Friday Five: Google Glass shattering, fake typing and atom shifting
Another irreverent look back at the week that was. Also featuring, sumo wrestlers and the NFL draft
We’re back once again to guide you through a quintuplet of stories that caught our attention this week. And without further ado, here they are:
1. Google Glass Overdrive
The excitement behind Google Glass is beginning to get slightly insufferable, as early test drivers raced to publish their initial thoughts. The frontrunner of the bunch was Rackspace’s Robert Scoble who published his two-week thoughts on Google Glass, as well as thinking of as many situations as possible for the eyewear. Such taking a shower.
Security concerns have reared their head this week too, with jailbreaking rife. Google’s Tim Bray was quick to tweet the following:
Yes, Glass is hackable. Duh. goo.gl/HQpLC— Tim Bray (@timbray) April 26, 2013
We agree with Redmonk’s James Governor on Glass though.
and anyway, Google Glass is just a halfway house to full dermal and retinal implants.— monkchips (@monkchips) May 2, 2013
2. The world’s smallest movie
A Boy and His Atom
Now for some precision. Researchers at IBM have produced a jaw-dropping movie by manipulating single atoms on a copper surface. The film, entitled ‘A Boy And His Atom’ may seem fairly basic on the surface, but the amount of work put into the process is staggering, as detailed in this behind-the-scenes video.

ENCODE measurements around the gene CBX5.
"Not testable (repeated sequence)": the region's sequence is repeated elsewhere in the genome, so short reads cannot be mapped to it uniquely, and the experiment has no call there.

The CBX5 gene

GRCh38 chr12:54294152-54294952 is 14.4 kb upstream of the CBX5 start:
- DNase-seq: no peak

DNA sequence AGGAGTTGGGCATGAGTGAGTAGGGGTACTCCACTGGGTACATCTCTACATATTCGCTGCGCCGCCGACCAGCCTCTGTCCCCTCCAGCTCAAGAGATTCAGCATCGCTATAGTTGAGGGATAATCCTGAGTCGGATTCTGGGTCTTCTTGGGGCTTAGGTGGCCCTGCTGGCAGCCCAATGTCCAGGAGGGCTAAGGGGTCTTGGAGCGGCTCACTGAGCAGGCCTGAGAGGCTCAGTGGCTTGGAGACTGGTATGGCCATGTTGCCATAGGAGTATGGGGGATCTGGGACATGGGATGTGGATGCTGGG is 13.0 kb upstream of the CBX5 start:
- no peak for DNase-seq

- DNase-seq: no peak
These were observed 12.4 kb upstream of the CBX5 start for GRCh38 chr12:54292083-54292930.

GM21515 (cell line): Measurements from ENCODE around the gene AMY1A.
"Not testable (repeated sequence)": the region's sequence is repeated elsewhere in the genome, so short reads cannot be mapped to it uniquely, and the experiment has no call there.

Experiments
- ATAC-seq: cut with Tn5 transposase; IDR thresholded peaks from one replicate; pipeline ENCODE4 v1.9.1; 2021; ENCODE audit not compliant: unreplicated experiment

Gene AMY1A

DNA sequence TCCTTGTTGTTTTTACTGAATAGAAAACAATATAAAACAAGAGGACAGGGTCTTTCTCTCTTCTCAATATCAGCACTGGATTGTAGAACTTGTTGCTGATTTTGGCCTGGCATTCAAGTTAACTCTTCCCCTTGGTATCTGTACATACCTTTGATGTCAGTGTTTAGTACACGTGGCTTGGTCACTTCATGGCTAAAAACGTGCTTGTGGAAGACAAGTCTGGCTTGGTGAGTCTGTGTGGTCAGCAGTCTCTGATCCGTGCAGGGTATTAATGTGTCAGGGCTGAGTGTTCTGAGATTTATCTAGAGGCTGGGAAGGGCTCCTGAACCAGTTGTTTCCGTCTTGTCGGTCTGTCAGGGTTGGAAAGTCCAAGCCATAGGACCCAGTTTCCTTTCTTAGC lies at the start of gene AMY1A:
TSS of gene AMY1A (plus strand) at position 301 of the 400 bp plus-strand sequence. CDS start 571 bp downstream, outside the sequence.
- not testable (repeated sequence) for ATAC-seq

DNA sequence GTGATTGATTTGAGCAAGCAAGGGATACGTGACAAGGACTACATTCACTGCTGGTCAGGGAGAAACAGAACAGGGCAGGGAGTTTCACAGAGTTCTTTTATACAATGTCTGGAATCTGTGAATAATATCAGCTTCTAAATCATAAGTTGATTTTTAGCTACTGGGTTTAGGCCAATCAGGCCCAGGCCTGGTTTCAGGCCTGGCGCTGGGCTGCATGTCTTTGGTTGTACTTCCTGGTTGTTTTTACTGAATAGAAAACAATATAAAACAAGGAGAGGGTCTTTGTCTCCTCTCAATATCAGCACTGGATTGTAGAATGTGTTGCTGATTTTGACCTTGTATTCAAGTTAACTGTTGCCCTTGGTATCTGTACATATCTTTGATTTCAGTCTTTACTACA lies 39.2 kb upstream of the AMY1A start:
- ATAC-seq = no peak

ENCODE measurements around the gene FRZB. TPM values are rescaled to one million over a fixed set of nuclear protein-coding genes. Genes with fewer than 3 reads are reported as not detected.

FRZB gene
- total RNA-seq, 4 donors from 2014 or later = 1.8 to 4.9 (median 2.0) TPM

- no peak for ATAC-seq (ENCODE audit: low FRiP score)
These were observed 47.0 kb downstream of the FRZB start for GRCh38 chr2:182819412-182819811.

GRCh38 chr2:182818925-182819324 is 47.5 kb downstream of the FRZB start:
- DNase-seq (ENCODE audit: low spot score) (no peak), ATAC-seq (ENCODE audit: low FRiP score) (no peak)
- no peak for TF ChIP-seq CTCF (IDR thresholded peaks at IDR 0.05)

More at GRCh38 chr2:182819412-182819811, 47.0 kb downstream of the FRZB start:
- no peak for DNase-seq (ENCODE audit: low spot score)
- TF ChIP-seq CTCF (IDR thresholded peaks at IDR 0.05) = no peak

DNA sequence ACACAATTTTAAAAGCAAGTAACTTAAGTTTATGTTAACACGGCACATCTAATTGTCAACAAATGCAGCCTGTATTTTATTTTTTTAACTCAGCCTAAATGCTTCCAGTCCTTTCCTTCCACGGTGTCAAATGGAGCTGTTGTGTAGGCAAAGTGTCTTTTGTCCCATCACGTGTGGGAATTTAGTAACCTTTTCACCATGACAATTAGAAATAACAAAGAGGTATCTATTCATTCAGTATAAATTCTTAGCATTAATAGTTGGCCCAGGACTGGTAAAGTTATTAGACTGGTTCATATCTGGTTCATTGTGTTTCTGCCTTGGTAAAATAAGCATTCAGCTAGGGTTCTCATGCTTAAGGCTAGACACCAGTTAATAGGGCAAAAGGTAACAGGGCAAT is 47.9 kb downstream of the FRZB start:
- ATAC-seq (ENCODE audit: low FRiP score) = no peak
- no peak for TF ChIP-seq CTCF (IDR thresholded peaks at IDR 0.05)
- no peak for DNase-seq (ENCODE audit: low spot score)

3. 68 sumo wrestlers in Google Street View
Ah, the wonders of Google Street View. We’ve had a seagull caught in mid-flight in Brighton and Flaming Lips singer Wayne Coyne taking a bath, but this might be our favourite. Imagine being the Google camera van driver as he pulled up to Tokyo’s major sumo arena Ryōgoku Kokugikan only to see 68 sumo wrestlers, in full attire no less, guarding the venue. Good luck getting past them!
4. San Francisco 49ers draft SAP
One for sports fans now, but with a bit of a twist. The San Francisco 49ers came up just short in this year’s Superbowl losing to the Baltimore Ravens. To get the extra edge for the NFL draft, they’ve partnered up with SAP to utilise a new scouting application to get all the latest stats on prospective talent. With the sporting world finally embracing data analytics post-Moneyball, expect many more NFL teams to follow suit with this new approach to the draft.
5. How not to fake type
This man clearly hasn’t mastered the art of ‘looking busy’.